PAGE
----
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Social Media and Ethical Challenges for the Dermatologist


Purpose of Review

The purpose of review is to provide guidance on the use of social media within the context of dermatology and discuss its ethical, professional, and legal implications in education, mentorship, networking, business, and clinical settings.

Recent Findings

Despite its fundamental value as a means of communication and knowledge sharing, social media carries legal, ethical, and professional challenges. Healthcare providers have run into issues such as misinformation, conflicts of interest, and overstepping patient-physician boundaries when using social media. An interesting finding is that dermatologists commonly engage with an online audience through social media marketing or being an influencer to improve business and extend their reach to clients; however, this warrants formal training and the need to monitor their own online presence to prevent legal consequences.


Social media has become integral in everyday life; billions of people now receive information and stay connected with each other through social platforms. Within medicine, social media has enhanced various aspects of healthcare, such as professional networking, patient care, and patient education. In dermatology, social media allows dermatologists to promote their businesses and services through patient testimonials, posting advice on blogs, and networking with a large audience of potential patients. However, having a social media presence must be exercised with care, purpose, and transparency to maximize benefits and minimize harmful consequences. This is especially important when inappropriate social media posts by physicians can be scrutinized for breaching patient confidentiality, violating privacy, financial conflicts of interest, and possibly disseminating incorrect information.


The ethical code of medicine, also known as the Hippocratic oath, is the very essence of ethics in medicine. It advocates the ethical principles of beneficence, non-maleficence, respect for life, professional integrity, and patient confidentiality [1•]. Traditionally, this ethical code has applied to face-to-face interactions between patients and physicians; however, recent technological advances and its use in medicine have posed new ethical challenges. For instance, perhaps the first introduction to ethical dilemmas between technology in medicine came with the use of photography for the medical record. In the last several decades, digital photography has become a widely accepted facet of dermatology’s standard-of-care, serving as visual documentation to record and follow-up with changes in clinical lesions over time [2]. The introduction of telehealth, and more specifically, teledermatology, has also vastly changed the way healthcare is delivered, especially in response to the coronavirus-2019 (COVID-19) pandemic where it was important to be able to see patients, while also protecting health care providers (HCPs) from unnecessary exposure [3•]. While modern technology including the use of teledermatology and photography has enhanced medical records, and in some cases even reduced unnecessary biopsies and promoted early identification and treatment of melanoma, it poses risks to patients’ rights to autonomy and privacy, especially given the potential level of identifying information and ease of distribution associated with high-quality electronic images [4••, 5]. More recently, as people have gravitated towards sharing information on social media, this has posed a new set of moral and ethical challenges.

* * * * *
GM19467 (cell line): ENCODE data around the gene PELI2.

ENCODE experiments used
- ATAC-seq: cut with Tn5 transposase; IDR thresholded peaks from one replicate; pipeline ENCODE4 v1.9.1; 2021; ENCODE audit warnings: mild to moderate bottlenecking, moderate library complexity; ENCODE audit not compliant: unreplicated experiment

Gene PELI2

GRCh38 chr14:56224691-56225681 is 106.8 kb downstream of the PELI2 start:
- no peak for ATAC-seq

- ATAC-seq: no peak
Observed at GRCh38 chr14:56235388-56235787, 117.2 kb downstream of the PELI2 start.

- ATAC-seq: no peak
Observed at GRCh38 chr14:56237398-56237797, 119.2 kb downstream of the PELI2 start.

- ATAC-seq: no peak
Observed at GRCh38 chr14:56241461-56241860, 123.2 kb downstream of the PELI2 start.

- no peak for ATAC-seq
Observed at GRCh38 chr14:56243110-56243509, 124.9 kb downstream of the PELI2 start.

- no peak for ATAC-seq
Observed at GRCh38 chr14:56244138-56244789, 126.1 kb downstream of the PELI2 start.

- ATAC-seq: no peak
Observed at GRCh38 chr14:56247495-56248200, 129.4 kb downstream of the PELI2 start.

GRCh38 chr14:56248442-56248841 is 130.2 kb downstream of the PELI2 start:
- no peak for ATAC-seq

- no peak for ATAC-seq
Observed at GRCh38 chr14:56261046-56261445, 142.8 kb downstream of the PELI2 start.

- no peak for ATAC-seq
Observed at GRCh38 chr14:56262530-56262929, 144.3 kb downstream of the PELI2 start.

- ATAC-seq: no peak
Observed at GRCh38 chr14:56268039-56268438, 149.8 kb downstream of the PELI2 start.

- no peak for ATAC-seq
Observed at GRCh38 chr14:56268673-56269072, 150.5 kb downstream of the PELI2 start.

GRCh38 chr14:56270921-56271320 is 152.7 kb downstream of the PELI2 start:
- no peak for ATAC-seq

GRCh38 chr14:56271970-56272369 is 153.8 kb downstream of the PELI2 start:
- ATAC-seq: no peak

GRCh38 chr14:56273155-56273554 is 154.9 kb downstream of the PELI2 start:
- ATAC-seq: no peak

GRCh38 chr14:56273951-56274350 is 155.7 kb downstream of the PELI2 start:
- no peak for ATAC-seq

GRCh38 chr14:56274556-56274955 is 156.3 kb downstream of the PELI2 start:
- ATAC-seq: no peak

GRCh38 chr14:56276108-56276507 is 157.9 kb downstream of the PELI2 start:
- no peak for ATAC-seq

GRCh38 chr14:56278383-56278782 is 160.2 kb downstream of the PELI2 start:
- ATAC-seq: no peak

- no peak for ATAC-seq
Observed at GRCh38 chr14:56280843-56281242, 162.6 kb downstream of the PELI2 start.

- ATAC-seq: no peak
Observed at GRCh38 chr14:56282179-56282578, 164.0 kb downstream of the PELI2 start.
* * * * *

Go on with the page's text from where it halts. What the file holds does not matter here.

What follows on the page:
Social media comprises a variety of online forums that allow for communication through the use of audio, text, images, and videos. There are several platforms in which people use to engage in social media such as Facebook, Instagram, YouTube, Twitter, TikTok, LinkedIn, Pinterest, Snapchat, and Reddit. The use of social media has exponentially increased over the years, with 5% of the population using at least one platform in 2005 to now over 70% of Americans using at least one form of social media [6]. According to the Pew Research Center, in 2020, the most popular social media platform was YouTube (81%), followed by Facebook (69%), Instagram (40%), Pinterest (31%), LinkedIn (28%), Snapchat (25%), Twitter (23%), TikTok (21%), and Reddit (18%) [6]. Social media is quickly becoming the foremost tool for gathering and sharing information, social and professional networking, and communication regarding health topics [7].

Whether through advertising or networking with other colleagues, hospitals and healthcare workers are increasingly engaging with social media [8]. An anonymous survey of 366 healthcare workers determined that of the 97% of participants who reported owning electronic devices, 87.9% indicated that they use social media [9]. Additionally, healthcare workers under the age of 40 reported using more social media than their older counterparts (p < 0.05) [9]. The use of social media among physicians and nurses was noted to be equivalent (88% for each group), and both groups reported encouraging their patients to research medical conditions on social media [9]. Although a large proportion of healthcare workers indicated social media usage, 40% were unaware of their workplaces’ social media policy, and only 31% of healthcare institutions codified such policies at all. In sum, these factors could risk breaches of patient confidentiality and private medical information [9]. The combined role of dermatologists in treating both medical and cosmetic conditions poses unique ethical considerations in balancing the advertising potential of social networking with the duty to protect patient confidentiality [10].